The good news for cancer survivorship is that the numbers are growing, with an estimated 14 million survivors living in the United States today. Unfortunately, cancer treatments are not without consequence and these survivors are dealing with the long-term effects of treatments with little guidance. The Institute of Medicine (IOM) researched the state of care for cancer survivors and found that little guidance is available for survivors and their healthcare providers to overcome the medical and psychosocial problems that may arise post treatment.
The IOM suggests that once a person has completed cancer therapy, he or she should be provided with a summary of the treatments received and a follow up "care plan". This care plan should summarize the potential late effects, their symptoms and treatment, recommendations for cancer screening; psychosocial effects, financial issues, recommendations for a healthy lifestyle, genetic counseling, effective prevention options, referrals for follow-up care and a list of support resources. While this plan is extremely important, the amount of time it would require makes it unachievable for most oncology practices.
The OncoLife Survivorship Care Plan is a "survivorship care plan" that is individualized based on the answers you provide in a brief questionnaire. In order to develop the most accurate plan of care, you may need to talk to your oncology team to have some details of your cancer therapy available:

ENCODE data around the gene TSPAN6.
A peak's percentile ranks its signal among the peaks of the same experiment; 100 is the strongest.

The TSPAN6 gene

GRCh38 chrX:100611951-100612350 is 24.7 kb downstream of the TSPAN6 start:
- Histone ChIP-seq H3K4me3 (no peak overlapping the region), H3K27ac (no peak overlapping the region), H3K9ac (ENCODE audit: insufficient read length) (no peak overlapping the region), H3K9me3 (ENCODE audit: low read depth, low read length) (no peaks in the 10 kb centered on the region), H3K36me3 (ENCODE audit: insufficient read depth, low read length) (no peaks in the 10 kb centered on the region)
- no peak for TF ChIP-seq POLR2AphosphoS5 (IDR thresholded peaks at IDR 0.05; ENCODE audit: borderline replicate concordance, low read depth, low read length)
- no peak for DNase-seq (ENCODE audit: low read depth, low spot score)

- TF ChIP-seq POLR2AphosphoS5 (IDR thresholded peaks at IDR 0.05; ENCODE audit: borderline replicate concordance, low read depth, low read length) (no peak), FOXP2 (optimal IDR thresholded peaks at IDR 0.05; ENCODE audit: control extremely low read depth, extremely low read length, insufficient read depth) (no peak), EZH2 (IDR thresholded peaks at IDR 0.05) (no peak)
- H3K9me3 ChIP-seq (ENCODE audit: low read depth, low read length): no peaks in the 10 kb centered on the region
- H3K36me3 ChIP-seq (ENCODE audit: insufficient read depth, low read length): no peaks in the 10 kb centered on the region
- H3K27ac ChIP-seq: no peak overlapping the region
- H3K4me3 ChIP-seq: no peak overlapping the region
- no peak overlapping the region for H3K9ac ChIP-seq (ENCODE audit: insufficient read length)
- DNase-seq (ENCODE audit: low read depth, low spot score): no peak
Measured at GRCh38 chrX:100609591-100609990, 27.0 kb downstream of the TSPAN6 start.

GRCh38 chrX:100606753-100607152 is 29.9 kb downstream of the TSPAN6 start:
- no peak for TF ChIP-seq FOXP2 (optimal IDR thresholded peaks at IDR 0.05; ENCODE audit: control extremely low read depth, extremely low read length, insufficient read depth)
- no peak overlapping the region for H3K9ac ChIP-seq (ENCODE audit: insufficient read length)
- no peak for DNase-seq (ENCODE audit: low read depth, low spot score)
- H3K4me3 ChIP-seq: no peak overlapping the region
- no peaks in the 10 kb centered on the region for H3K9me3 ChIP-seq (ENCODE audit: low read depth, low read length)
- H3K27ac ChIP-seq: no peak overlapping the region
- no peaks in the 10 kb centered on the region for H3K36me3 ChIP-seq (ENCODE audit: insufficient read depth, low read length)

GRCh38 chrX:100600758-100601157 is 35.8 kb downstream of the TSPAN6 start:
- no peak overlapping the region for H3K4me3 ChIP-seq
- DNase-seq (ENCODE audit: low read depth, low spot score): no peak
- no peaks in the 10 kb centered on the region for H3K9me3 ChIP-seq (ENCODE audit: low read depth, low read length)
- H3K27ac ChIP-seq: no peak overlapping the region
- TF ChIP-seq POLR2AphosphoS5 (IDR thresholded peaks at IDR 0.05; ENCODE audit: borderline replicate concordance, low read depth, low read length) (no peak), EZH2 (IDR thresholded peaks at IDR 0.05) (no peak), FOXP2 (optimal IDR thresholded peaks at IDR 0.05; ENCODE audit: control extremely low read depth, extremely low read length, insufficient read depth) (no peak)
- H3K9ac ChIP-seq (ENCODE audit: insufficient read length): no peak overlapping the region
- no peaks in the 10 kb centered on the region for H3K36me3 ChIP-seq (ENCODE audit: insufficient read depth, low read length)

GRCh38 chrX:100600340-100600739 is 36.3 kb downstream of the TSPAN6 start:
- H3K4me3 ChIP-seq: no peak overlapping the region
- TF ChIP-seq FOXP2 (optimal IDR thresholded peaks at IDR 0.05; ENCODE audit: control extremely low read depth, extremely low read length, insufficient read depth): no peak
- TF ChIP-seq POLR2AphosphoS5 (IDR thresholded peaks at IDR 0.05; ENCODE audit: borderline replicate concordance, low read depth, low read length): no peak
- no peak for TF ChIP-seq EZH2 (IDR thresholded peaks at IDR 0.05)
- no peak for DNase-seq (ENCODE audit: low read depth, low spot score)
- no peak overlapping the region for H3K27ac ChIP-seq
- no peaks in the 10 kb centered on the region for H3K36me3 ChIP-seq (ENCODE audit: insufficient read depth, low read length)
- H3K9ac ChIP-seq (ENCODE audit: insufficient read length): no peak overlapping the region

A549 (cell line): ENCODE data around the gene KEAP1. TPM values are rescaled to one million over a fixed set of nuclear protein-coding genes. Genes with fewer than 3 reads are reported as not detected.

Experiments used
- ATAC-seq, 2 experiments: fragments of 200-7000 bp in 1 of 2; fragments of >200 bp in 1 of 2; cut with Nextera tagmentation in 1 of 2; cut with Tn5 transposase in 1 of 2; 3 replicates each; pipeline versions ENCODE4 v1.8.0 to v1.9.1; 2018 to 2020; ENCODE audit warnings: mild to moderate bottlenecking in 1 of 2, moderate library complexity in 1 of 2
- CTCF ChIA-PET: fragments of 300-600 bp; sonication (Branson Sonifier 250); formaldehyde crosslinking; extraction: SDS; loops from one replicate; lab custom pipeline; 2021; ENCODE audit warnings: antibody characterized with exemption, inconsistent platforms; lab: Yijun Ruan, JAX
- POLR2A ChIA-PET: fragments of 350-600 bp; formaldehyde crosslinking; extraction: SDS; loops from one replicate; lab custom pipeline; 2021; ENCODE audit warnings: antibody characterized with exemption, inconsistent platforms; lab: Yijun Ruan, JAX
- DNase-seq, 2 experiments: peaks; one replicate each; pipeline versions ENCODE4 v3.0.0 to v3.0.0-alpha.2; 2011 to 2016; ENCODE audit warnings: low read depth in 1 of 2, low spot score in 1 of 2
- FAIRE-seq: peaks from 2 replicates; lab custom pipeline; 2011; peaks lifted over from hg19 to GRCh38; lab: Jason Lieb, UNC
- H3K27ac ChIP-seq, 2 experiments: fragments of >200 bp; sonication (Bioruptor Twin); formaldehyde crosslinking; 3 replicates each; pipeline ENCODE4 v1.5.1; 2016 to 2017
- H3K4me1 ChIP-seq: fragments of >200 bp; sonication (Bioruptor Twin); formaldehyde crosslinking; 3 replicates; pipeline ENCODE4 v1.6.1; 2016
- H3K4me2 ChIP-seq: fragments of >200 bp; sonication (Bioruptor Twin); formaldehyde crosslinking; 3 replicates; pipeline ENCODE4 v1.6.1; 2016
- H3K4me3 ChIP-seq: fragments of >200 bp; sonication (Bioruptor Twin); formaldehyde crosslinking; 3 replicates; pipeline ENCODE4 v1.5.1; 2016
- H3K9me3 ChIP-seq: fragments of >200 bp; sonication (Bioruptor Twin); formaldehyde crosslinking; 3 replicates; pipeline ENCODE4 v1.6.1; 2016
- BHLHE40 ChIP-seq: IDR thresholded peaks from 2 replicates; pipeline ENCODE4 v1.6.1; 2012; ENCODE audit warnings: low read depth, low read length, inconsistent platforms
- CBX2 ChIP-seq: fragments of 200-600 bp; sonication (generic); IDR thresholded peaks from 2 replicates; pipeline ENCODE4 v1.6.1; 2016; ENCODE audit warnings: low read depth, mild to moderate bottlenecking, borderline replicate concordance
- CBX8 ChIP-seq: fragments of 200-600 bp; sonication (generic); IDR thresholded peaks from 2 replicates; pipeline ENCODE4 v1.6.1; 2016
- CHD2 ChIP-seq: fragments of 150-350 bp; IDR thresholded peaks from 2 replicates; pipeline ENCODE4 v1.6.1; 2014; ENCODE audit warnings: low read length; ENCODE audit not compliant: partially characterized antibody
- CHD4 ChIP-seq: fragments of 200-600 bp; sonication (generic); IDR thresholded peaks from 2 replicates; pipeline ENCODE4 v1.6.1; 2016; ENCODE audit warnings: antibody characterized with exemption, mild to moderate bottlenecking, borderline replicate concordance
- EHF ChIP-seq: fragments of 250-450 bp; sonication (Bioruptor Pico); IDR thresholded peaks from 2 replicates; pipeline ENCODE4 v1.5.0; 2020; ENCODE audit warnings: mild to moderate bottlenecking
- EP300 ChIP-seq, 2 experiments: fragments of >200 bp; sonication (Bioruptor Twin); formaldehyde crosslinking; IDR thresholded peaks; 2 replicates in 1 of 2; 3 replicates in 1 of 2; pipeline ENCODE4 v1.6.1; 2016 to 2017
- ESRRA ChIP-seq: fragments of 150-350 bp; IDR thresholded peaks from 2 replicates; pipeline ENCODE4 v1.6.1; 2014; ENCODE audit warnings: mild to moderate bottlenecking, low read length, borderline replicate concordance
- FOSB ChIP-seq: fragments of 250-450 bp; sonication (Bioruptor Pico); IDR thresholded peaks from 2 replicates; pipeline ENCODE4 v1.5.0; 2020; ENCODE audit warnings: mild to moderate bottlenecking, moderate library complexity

This care plan is meant for you to review and discuss with your healthcare team (both oncology and primary care). Keep in mind that every case is different and the risks of some side effects vary based on the actual dose of radiation or chemotherapy that were received or the techniques that were used to administer these therapies. It is very important to review your plan of care with the oncology team to further clarify your risk.
The OncoLife Survivorship Care Plan program is designed for survivors of adult cancers. Childhood cancer survivors have been studied in greater detail and much more is known about the late effects of treatment during childhood development. The Children's Oncology Group website is a wonderful resource for survivors of childhood cancers. In addition, childhood cancer survivors should encourage their healthcare team to review the extensive guidelines for long-term care developed by the Children's Oncology Group.
This free and easy to use program provides cancer survivors with information regarding the health risks they face as a result of cancer therapies.
What is it? How do I get one?
This is award winning video is presented courtesy of the Institute of Medicine (IOM).